Belk, latest department store chain to cite COVID-19 woes, restructuring via Chapter 11 bankruptcy

COVID-19: Belk to restructure via Chapter 11 bankruptcy

CHARLOTTE, N.C. — Department store chain Belk announced Tuesday that it has filed for Chapter 11 bankruptcy protection, amid dwindling sales and mounting obstacles associated with the novel coronavirus pandemic.

The Charlotte, North Carolina-based retailer confirmed in a news release that it has entered into a restructuring support agreement with private equity firm Sycamore Partners, its majority owner, as well as its primary and secondary lien holders.

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Per the arrangement, Belk seeks to “recapitalize its business, slash its debt burden by roughly $450 million and extend the maturities on all of its term loans to July 2025,” CNBC reported.

To date, the mall-based retailer has secured commitments for $225 million in new capital from Sycamore, which will retain majority control of the chain, as well as KKR and Blackstone, the news release stated.

“We’re confident that this agreement puts us on the right long-term path toward significantly reducing our debt and providing us with greater financial flexibility to meet our obligations and to continue investing in our business, including further enhancements and additions to Belk’s omnichannel capabilities,” Belk CEO Lisa Harper said in the statement.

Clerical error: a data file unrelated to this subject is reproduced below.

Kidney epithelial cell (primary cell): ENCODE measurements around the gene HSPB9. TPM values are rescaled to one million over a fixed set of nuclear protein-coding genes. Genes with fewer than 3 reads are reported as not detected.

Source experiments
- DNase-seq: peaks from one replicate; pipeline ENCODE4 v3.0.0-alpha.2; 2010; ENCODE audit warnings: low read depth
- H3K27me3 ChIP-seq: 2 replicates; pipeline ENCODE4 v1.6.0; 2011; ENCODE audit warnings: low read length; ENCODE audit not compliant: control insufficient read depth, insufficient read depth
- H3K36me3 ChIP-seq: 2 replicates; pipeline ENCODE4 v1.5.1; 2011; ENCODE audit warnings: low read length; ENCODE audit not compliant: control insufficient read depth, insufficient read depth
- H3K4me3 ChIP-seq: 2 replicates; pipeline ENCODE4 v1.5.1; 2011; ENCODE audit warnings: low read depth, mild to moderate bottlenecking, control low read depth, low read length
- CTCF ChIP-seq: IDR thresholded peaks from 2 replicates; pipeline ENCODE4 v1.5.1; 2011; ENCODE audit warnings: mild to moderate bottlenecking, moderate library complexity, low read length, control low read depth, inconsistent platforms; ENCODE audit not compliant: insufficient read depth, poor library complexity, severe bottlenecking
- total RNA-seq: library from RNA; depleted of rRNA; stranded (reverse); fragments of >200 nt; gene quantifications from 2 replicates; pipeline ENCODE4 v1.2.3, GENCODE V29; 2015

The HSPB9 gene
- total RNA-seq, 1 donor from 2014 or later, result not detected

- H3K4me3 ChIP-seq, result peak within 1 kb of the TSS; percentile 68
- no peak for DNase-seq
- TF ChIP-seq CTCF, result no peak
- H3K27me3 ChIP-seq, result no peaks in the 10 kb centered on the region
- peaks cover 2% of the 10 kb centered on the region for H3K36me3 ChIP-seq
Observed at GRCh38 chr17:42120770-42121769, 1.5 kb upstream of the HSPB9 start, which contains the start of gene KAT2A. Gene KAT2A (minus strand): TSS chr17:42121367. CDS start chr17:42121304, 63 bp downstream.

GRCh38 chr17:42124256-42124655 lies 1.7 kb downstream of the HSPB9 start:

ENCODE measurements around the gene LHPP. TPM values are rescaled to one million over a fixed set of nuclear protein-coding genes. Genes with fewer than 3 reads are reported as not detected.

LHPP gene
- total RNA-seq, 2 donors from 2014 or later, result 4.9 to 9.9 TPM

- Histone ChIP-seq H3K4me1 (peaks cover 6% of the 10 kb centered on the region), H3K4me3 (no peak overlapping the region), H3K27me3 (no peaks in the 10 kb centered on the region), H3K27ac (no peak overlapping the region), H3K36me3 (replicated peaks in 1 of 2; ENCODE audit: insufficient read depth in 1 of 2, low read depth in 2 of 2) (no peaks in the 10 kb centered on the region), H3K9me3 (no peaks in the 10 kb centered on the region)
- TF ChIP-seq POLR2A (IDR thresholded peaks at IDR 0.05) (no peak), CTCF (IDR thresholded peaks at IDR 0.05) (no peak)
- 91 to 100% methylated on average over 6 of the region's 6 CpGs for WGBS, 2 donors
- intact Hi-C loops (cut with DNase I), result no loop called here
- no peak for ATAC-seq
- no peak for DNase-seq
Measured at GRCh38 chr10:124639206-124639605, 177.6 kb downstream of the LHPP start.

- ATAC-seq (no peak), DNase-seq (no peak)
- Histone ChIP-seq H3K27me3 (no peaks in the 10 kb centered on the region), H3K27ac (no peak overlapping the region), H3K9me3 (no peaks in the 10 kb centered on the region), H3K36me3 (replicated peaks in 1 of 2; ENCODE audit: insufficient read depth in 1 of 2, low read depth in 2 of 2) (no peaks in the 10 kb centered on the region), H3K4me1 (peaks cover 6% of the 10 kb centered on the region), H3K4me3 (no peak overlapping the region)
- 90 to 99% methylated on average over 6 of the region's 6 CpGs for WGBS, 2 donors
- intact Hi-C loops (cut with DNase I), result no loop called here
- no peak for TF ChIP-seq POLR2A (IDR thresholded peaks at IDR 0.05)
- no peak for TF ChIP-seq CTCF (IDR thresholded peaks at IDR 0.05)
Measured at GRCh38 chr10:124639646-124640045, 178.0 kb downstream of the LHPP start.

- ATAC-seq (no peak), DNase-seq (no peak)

Specializing in consumer and retail investments, Sycamore recently purchased the Ann Taylor, Loft, Lou & Grey and Lane Bryant brands out of bankruptcy from Ascena Retail Group, CNBC reported.

Founded in 1888 by William Henry Belk, the chain and its nearly 300 locations – concentrated heavily across the southeast – remained under family control until New York-based Sycamore purchased the chain for roughly $3 billion in 2015, the Charlotte Business Journal reported.

According to the news release, Belk is working toward exiting the reorganization by the end of February.